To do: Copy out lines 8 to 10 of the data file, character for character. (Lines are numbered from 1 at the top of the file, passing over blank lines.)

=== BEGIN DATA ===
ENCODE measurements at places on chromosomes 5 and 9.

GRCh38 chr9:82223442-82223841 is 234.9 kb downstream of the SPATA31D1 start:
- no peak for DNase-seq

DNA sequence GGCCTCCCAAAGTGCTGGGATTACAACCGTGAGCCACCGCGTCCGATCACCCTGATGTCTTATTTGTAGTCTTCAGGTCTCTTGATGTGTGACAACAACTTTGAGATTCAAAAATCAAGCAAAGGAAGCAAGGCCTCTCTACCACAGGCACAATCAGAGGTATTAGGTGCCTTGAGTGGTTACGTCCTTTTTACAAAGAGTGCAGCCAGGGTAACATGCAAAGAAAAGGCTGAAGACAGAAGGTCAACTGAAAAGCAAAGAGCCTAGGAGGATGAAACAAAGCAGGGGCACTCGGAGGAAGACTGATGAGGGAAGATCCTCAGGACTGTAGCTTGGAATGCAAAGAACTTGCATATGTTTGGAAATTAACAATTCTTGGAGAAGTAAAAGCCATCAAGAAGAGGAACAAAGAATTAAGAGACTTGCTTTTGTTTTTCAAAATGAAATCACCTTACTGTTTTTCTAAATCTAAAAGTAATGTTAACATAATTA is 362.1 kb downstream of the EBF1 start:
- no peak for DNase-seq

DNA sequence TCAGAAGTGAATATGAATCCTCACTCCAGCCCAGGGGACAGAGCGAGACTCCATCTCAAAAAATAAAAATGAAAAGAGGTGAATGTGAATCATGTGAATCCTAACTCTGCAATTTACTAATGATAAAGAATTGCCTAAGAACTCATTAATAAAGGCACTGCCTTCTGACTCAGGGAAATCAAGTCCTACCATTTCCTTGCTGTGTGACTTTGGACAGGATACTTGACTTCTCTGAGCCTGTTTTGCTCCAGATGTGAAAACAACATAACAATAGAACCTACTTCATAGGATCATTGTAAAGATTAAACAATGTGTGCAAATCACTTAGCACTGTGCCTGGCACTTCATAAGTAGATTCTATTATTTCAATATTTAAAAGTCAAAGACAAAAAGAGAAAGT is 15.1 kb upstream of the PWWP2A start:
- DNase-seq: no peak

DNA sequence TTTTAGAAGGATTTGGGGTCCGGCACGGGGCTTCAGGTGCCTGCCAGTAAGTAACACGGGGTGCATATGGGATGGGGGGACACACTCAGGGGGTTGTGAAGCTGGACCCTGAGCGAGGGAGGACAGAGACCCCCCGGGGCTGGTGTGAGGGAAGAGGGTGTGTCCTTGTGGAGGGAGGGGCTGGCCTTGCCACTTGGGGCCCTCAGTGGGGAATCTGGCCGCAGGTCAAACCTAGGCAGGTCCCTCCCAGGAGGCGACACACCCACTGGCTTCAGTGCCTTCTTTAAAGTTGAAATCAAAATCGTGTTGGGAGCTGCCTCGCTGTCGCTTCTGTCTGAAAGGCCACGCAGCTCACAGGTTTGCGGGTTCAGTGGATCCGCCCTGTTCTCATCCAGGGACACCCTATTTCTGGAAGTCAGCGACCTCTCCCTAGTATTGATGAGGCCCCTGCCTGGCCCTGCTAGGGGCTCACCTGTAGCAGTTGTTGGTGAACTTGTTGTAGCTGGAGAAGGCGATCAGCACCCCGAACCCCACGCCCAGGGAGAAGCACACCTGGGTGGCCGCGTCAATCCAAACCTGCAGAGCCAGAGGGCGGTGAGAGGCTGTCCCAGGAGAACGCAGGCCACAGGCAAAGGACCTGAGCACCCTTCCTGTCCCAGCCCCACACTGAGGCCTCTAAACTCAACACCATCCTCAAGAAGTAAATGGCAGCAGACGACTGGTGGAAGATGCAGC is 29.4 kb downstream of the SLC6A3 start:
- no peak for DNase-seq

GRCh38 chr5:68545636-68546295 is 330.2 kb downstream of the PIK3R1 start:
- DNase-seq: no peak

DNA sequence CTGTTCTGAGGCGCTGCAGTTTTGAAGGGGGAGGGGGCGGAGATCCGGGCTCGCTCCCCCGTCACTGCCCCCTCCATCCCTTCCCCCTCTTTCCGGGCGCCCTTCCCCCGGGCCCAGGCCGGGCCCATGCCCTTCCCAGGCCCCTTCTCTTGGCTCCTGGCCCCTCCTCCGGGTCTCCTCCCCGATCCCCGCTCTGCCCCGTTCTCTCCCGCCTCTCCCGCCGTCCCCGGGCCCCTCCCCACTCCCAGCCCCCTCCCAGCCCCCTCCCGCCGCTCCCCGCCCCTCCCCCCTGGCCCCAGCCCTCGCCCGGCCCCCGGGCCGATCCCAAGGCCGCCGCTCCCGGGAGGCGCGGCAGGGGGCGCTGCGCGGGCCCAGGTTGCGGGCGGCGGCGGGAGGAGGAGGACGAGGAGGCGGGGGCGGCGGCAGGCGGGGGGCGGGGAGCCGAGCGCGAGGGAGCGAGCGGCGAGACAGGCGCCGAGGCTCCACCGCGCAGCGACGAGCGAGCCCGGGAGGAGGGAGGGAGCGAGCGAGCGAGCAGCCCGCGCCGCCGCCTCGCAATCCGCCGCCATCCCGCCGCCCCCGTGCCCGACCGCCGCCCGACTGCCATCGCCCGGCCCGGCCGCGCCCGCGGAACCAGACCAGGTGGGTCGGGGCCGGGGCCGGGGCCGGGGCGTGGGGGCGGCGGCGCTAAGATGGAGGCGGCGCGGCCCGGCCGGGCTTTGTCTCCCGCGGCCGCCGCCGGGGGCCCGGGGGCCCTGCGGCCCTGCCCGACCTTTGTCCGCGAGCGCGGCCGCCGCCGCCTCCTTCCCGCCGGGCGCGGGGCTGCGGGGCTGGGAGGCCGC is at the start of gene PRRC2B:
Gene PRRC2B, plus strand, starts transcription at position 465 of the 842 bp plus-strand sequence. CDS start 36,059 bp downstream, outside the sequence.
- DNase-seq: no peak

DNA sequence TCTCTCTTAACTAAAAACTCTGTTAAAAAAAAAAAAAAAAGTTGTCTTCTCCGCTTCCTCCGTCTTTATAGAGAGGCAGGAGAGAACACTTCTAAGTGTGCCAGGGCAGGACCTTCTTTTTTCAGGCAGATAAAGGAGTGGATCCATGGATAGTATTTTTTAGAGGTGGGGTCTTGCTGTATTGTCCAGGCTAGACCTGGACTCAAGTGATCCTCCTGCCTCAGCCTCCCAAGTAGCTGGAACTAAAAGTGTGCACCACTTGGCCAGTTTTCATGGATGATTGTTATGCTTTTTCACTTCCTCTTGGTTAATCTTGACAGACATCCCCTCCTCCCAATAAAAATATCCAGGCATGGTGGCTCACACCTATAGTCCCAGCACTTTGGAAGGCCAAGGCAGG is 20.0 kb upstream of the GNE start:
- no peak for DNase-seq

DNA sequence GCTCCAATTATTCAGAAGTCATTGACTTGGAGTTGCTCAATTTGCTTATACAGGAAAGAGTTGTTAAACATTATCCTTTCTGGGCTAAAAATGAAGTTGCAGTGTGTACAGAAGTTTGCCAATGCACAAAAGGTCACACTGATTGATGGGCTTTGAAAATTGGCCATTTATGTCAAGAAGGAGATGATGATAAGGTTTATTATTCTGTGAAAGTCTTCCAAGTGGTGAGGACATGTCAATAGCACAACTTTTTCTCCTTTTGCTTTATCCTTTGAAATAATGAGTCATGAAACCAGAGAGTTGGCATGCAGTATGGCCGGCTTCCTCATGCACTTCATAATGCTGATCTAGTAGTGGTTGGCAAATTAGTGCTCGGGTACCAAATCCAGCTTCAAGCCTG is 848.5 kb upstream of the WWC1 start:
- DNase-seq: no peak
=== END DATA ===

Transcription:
DNA sequence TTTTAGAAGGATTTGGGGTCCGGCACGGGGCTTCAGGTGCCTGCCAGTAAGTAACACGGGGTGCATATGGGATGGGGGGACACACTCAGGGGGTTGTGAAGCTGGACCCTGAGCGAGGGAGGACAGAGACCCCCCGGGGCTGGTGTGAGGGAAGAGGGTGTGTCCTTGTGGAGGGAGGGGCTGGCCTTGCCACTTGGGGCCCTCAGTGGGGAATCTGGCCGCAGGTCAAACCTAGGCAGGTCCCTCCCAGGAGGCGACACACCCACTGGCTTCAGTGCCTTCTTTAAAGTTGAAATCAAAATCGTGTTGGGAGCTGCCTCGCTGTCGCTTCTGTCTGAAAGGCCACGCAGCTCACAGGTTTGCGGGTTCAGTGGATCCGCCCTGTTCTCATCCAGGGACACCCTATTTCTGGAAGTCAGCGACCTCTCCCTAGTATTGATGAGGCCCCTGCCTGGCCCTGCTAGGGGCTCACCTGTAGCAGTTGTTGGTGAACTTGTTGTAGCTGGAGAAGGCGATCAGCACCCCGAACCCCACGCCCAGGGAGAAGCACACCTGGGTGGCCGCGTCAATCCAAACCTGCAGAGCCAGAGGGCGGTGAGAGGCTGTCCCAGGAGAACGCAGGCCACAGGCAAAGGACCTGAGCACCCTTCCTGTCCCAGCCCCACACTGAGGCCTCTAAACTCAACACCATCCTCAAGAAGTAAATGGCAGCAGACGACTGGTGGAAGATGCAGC is 29.4 kb downstream of the SLC6A3 start:
- no peak for DNase-seq

GRCh38 chr5:68545636-68546295 is 330.2 kb downstream of the PIK3R1 start: